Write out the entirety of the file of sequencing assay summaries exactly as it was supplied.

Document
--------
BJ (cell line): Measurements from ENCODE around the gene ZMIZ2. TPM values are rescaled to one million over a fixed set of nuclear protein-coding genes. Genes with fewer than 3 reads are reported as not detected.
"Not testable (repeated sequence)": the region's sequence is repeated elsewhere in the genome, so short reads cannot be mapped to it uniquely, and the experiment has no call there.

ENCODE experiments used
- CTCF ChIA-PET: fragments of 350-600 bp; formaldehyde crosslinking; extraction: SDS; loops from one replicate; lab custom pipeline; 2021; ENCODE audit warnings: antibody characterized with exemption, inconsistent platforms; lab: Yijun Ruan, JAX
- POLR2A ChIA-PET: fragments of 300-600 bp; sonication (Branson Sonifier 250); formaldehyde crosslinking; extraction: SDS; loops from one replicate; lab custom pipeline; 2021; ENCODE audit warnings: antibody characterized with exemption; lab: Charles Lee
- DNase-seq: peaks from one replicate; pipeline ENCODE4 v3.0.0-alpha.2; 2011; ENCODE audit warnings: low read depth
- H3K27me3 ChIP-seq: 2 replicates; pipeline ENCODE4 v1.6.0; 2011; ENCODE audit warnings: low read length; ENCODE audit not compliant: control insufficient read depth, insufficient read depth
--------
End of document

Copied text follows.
BJ (cell line): Measurements from ENCODE around the gene ZMIZ2. TPM values are rescaled to one million over a fixed set of nuclear protein-coding genes. Genes with fewer than 3 reads are reported as not detected.
"Not testable (repeated sequence)": the region's sequence is repeated elsewhere in the genome, so short reads cannot be mapped to it uniquely, and the experiment has no call there.

ENCODE experiments used
- CTCF ChIA-PET: fragments of 350-600 bp; formaldehyde crosslinking; extraction: SDS; loops from one replicate; lab custom pipeline; 2021; ENCODE audit warnings: antibody characterized with exemption, inconsistent platforms; lab: Yijun Ruan, JAX
- POLR2A ChIA-PET: fragments of 300-600 bp; sonication (Branson Sonifier 250); formaldehyde crosslinking; extraction: SDS; loops from one replicate; lab custom pipeline; 2021; ENCODE audit warnings: antibody characterized with exemption; lab: Charles Lee
- DNase-seq: peaks from one replicate; pipeline ENCODE4 v3.0.0-alpha.2; 2011; ENCODE audit warnings: low read depth
- H3K27me3 ChIP-seq: 2 replicates; pipeline ENCODE4 v1.6.0; 2011; ENCODE audit warnings: low read length; ENCODE audit not compliant: control insufficient read depth, insufficient read depth